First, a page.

I understand more or less why

To get to the other side.

can be considered to be a valid answer to the question: Why did the chicken cross the road?

I don't understand why Aristotle's final cause has become controversial in modern science. Of course, there may be more than a single valid answer to a "why" question, possibly subjective, or there may also be no valid answer at all. But claiming that those questions are meaningless seems to imply that there is no way to distinguish valid from invalid answers.

Can the answer above be distinguished from an invalid answer like the one below?

Deregulation of the chicken's side of the road was threatening its dominant market position. The chicken was faced with significant challenges to create and develop the competencies required for the newly competitive market. Andersen Consulting, in a partnering relationship with the client, helped the chicken by rethinking its physical distribution strategy and implementation processes. Using the Poultry Integration Model (PIM), Andersen helped the chicken use its skills, methodologies, knowledge, capital and experiences to align the chicken's people, processes and technology in support of its overall strategy within a Program Management framework. Andersen Consulting convened a diverse cross-spectrum of road analysts and best chickens along with Anderson consultants with deep skills in the transportation industry to engage in a two-day itinerary of meetings in order to leverage their personal knowledge capital, both tacit and explicit, and to enable them to synergize with each other in order to achieve the implicit goals of delivering and successfully architecting and implementing an enterprise-wide value framework across the continuum of poultry cross-median processes. The meeting was held in a park-like setting enabling and creating an impactful environment which was strategically based, industry-focused, and built upon a consistent, clear, and unified market message and aligned with the chicken's mission, vision, and core values. This was conducive towards the creation of a total business integration solution. Andersen Consulting helped the chicken change to become more successful.

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    Final causes have become controversial because they're against the evolutionary dogma that causes ultimately act for no end (i.e., randomness causes everything).
    – Geremia
    Feb 14 '16 at 1:01
  • @Geremia So you mean because a final cause is not actually causing an ordered chain of events in time, its status as a cause has become controversial in modern science. So the controversy boils down to a misinterpretation of language? But would the wrong interpretation imply that there is no way to distinguish valid from invalid answers? Feb 14 '16 at 1:28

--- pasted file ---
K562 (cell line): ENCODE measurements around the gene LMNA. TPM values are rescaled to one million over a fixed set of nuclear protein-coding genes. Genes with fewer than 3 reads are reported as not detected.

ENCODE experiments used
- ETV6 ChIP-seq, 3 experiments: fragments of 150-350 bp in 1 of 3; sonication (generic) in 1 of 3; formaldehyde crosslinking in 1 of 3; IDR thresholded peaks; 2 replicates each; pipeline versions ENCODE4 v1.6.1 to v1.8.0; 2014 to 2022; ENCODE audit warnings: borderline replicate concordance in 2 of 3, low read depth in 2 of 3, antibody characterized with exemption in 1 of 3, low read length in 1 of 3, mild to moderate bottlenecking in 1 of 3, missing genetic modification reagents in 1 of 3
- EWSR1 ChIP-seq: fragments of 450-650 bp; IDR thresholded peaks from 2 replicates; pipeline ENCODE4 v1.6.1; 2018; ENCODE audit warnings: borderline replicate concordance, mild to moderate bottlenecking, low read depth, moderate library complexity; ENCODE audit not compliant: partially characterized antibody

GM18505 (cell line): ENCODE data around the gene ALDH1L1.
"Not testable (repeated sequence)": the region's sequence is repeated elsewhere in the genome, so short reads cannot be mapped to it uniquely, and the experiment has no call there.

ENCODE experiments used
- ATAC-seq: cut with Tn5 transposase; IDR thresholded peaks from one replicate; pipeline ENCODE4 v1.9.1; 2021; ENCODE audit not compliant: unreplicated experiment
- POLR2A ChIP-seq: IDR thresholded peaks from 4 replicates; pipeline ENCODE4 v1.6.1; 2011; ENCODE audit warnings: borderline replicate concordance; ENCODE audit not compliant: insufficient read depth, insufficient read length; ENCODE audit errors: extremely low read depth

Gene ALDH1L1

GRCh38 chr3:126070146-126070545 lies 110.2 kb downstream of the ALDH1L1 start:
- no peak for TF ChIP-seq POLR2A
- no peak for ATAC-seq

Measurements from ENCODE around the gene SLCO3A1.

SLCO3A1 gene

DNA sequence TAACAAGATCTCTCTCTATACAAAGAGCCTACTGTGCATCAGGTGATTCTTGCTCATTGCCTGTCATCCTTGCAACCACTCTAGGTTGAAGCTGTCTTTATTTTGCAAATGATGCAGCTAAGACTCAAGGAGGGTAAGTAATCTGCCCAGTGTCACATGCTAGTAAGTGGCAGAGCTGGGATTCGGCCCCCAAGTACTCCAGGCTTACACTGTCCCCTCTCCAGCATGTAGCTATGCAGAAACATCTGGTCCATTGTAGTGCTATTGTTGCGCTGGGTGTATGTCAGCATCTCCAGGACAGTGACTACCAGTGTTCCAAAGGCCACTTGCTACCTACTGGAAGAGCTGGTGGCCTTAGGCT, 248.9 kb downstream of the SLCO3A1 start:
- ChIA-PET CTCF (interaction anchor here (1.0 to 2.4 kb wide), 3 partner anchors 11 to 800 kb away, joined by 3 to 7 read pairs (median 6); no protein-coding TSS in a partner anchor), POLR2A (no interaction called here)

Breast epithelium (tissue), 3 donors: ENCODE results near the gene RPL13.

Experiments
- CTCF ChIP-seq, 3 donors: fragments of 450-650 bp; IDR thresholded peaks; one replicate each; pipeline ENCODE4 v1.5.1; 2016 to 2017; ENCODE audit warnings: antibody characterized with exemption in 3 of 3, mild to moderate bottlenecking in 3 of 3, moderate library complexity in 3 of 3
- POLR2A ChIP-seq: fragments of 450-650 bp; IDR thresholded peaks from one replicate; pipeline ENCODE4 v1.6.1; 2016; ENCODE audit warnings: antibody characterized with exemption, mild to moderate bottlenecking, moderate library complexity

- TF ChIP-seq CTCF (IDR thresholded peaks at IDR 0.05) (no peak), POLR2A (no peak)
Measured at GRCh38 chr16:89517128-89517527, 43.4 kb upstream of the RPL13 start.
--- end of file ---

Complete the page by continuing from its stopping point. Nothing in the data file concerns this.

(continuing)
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    Even saying "randomness causes" is highly problematic. Nothing can give what it doesn't have. Randomness doesn't have order (by definition). Therefore, randomness cannot cause (give an (ordered) form to something).
    – Geremia
    Feb 14 '16 at 1:52
  • @Geremia although 'randomness' does, after a fashion, give rise to order. I'm thinking of the clever little paper by Ramsey. See also en.wikipedia.org/wiki/Ramsey_theory
    – M. le Fou
    Feb 14 '16 at 4:54

I don't understand why Aristotle's final cause has become controversial in modern science.

Science has no place for teleological 'explanations'. Science is in the business of finding causal relationships. Science doesn't attempt to 'explain' in any other sense. An intention to do something may accompany an action but provides no mechanism in any causal sense. Intentions aren't even observable so they cannot be part of any observable description of a causal chain.


If you ask "why soap bubbles are round/spheric?" science would tell you that they are round because the sphere is the surface that minimizes the potential energy/maximizes the entropy. These are explanations that point to a final goal and they can be found in several physical topic, would they count as "final causes"?


If the chicken gains an advantage by not staying on one side of the road (say access to more corn) that is a perfectly reasonable answer in at least one science, right? So you have overstated your facts. Individual deciding agents are perfectly free to have 'final causes' to their actions in evolutionary biology, economics, sociology, psychology, zoology, even botany sometimes.

But if one is to apply 'final cause' more globally one needs to answer questions like 'What is the ultimate cause of matter existing?" or "What is the ultimate purpose of evolution?" or "What is the point of a man's life?" Such questions cannot be framed in a way that can be tested, or even reasonably compared.

So it is not the concept of final cause that is questionable, it is any one person's attribution of final cause to a non-thinking being.

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